Food data used to find cause of outbreak

Data on what we like to buy in supermarkets may help identify the source of food-related illness outbreaks.
11 July 2014


 This image shows a display of healthy foods on a table. Foods include beans, grains, cauliflour, cantelope, pasta, bread, orange, turkey, salmon, carrots, turnips, zucchini, snowpeas, string beans, radishes, asparagus, summer squash, lean beef,...


Computer scientists have shown that food distribution data collected by Foodsupermarkets can be used to rapidly identify the source of an outbreak, saving lives and money.

Every year, millions of people end up locked to lavatory seats for longer than they'd like owing to something they ate. The global health pricetag associated with these episodes exceeds US$9 billion, and up to US$75 billion of wholesome food is thrown away needlessly in efforts to stem outbreaks.

Tracking down the sources of these food-borne illnesses, so culprit food items can be removed from the shelves, is extremely difficult. It usually involves Public Health Officials spending weeks carrying out detailed interviews with victims, and also conducting laboratory tests to try to isolate the bugs responsible.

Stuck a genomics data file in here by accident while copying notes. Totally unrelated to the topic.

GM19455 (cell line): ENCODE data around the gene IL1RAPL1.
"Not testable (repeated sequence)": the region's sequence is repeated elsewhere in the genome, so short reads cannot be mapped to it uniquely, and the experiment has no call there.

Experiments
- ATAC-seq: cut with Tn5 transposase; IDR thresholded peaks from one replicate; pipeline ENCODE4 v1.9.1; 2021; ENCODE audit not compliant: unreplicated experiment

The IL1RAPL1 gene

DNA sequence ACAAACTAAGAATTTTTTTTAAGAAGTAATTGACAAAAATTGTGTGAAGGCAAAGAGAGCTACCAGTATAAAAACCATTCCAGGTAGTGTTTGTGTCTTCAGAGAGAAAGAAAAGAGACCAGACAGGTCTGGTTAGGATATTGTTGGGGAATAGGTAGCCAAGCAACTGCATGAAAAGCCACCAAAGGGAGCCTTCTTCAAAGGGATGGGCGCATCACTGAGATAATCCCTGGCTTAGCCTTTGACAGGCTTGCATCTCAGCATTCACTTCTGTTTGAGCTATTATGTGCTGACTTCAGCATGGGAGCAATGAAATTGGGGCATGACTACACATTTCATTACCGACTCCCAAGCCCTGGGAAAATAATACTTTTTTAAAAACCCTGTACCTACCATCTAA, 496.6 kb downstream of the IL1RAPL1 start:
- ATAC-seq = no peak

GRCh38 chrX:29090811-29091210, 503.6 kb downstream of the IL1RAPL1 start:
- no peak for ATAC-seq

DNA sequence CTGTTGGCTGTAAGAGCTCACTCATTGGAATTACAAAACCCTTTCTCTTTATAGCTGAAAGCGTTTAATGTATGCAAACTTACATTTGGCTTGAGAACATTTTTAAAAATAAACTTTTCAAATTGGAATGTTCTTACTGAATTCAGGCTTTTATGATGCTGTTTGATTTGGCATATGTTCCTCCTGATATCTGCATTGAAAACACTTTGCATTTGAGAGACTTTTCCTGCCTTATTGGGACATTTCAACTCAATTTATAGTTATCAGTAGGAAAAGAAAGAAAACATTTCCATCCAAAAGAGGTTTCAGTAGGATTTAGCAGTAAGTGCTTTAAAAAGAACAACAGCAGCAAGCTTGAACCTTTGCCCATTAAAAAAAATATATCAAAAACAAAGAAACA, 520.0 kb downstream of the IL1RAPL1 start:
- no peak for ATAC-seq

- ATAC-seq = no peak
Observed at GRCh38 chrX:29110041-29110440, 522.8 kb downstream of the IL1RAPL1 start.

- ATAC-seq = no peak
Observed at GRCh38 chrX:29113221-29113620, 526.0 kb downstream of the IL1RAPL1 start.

Now, computer scientists at IBM's public health research department in San Jose, California, have discovered a way to use food sales information collected by supermarkets, together with reports of disease outbreaks, to pinpoint the sources of food-poisoning much more quickly.

The system takes the huge swathes of data logged by retailers regarding what they are selling, and where, and cross-references this with reports of disease outbreaks. With relatively few outbreaks logged (under 10), the team found, the food source responsible could be narrowed to within a shopping basket's worth of possibilities, and with high certainty.

Owing to the fact that it's relatively easy to do what the IBM team have done, it's surprising that no one else had thought to marshall the data this way.

"It's not rocket science," admits project manager James Kaufmann. But the subtlety of the system lies in the fact that there is enough variability in the sales of different foodstuffs to different geographies that the process can pick up on the relationships between consumption and an outbreak. At the moment the team have tested their system, which they also published in PLoS Computational Biology, using real retail data from Germany, and also fictitious outbreak events, to prove that it works.

To make it work comprehensively will require the collaboration of retailers across the board. So will the industry buy-in? It looks likely. "The big retailers are very positive about this," says Kaufmann. "They are as much the victims as the end-consumers, so anything that helps them to spot problem foodstuffs early and minimise their costs is good for them."


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